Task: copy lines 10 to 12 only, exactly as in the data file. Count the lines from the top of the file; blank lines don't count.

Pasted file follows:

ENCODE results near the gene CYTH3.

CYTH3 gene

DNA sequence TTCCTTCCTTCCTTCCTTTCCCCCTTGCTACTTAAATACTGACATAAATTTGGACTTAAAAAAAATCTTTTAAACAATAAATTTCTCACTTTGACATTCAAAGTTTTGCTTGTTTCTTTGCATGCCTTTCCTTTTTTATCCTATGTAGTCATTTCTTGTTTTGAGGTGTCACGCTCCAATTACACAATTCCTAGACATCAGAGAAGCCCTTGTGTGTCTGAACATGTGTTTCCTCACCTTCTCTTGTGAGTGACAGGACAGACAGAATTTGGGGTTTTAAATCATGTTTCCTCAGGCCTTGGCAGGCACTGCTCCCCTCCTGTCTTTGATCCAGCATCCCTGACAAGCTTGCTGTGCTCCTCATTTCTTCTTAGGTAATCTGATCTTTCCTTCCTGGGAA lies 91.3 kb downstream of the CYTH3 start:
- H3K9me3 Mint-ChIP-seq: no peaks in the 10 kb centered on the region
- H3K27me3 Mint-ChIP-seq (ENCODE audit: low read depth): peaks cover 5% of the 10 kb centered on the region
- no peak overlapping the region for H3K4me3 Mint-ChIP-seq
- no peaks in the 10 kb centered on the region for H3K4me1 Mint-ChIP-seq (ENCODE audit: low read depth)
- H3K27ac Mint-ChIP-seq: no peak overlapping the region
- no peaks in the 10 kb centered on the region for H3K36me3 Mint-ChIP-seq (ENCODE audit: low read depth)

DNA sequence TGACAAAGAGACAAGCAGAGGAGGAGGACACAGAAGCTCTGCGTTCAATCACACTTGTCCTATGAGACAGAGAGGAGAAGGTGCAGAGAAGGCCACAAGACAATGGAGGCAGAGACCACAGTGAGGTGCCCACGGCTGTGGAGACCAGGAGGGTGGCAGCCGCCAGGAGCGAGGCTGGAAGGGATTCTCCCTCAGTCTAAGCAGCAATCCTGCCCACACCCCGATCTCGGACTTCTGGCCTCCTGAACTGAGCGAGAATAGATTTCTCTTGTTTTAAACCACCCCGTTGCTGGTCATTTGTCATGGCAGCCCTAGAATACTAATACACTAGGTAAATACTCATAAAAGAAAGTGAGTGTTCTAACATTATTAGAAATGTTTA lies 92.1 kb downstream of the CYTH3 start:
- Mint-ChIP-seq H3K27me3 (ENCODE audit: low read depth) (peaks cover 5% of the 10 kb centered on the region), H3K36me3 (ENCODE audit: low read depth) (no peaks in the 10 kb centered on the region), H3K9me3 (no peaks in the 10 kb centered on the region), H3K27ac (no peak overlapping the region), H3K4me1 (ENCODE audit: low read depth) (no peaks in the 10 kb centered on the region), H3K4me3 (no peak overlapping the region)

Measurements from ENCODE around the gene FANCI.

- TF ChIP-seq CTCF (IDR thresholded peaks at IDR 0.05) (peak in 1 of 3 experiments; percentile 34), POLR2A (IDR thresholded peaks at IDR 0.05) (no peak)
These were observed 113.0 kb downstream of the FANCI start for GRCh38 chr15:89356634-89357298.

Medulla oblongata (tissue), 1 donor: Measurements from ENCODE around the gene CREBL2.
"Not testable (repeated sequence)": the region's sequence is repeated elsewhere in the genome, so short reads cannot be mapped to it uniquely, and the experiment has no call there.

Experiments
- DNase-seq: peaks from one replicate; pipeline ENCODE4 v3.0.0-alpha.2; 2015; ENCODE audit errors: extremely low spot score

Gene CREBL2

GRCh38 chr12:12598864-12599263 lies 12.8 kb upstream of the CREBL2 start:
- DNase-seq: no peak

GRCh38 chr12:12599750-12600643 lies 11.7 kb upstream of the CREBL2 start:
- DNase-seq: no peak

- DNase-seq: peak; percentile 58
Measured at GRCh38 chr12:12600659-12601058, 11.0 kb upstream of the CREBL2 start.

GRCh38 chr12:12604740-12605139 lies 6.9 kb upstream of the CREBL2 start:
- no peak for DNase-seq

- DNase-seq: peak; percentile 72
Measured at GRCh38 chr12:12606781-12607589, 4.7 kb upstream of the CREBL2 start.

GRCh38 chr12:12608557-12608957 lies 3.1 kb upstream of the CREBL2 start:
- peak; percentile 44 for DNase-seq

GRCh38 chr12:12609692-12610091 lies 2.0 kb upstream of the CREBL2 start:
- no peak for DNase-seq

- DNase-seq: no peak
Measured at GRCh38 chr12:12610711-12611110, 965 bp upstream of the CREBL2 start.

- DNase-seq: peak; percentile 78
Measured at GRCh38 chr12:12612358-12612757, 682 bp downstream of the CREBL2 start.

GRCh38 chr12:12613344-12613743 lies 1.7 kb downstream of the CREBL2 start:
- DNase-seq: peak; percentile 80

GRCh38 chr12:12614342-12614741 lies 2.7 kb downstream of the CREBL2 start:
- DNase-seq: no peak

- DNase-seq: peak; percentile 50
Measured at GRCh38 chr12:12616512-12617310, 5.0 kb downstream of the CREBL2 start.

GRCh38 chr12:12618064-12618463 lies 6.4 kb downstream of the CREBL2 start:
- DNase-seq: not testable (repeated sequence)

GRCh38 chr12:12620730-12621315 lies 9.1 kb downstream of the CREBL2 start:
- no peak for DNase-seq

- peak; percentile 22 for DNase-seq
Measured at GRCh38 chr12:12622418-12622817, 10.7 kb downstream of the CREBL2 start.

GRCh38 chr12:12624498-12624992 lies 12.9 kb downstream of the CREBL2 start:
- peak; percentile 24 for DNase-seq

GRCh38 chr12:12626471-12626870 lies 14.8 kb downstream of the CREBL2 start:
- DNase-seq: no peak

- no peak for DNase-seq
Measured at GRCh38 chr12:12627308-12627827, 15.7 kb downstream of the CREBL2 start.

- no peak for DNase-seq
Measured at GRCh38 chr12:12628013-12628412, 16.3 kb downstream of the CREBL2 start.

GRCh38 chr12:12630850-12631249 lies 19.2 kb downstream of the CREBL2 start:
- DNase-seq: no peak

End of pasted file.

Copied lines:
DNA sequence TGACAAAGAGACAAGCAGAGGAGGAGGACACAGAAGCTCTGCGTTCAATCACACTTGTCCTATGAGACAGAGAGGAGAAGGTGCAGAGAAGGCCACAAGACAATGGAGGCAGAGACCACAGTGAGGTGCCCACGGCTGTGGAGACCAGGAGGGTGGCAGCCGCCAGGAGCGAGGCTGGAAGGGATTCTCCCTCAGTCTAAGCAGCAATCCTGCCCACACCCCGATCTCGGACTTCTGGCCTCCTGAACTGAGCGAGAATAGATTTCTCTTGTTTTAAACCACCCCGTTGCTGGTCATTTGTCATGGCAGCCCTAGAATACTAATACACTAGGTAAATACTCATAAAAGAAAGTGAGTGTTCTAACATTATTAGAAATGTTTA lies 92.1 kb downstream of the CYTH3 start:
- Mint-ChIP-seq H3K27me3 (ENCODE audit: low read depth) (peaks cover 5% of the 10 kb centered on the region), H3K36me3 (ENCODE audit: low read depth) (no peaks in the 10 kb centered on the region), H3K9me3 (no peaks in the 10 kb centered on the region), H3K27ac (no peak overlapping the region), H3K4me1 (ENCODE audit: low read depth) (no peaks in the 10 kb centered on the region), H3K4me3 (no peak overlapping the region)

Measurements from ENCODE around the gene FANCI.